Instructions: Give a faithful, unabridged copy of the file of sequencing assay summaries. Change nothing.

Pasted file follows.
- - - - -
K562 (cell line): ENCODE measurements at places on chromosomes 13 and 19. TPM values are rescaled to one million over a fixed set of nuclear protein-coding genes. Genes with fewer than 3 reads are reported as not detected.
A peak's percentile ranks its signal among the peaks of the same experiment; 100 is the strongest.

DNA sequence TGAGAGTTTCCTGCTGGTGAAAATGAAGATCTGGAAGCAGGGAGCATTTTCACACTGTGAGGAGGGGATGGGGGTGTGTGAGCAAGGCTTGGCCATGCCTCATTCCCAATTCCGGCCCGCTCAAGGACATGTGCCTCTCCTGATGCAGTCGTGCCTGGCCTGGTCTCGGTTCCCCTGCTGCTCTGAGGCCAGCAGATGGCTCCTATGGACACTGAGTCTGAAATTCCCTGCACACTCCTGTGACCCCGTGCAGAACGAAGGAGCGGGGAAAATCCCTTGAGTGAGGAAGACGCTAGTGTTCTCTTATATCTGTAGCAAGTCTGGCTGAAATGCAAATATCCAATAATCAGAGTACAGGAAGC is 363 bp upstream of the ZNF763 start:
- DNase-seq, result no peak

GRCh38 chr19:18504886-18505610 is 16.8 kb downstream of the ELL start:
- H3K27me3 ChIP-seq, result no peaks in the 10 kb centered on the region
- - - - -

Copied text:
K562 (cell line): ENCODE measurements at places on chromosomes 13 and 19. TPM values are rescaled to one million over a fixed set of nuclear protein-coding genes. Genes with fewer than 3 reads are reported as not detected.
A peak's percentile ranks its signal among the peaks of the same experiment; 100 is the strongest.

DNA sequence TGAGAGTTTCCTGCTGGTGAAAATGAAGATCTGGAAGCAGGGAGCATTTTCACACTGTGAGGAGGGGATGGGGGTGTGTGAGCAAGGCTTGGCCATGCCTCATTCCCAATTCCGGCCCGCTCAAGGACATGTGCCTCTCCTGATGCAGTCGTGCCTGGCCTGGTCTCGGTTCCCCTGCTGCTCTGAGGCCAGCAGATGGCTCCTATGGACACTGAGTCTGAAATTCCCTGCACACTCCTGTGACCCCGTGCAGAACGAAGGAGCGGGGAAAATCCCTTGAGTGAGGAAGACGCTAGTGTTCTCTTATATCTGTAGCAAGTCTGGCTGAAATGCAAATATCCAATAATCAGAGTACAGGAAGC is 363 bp upstream of the ZNF763 start:
- DNase-seq, result no peak

GRCh38 chr19:18504886-18505610 is 16.8 kb downstream of the ELL start:
- H3K27me3 ChIP-seq, result no peaks in the 10 kb centered on the region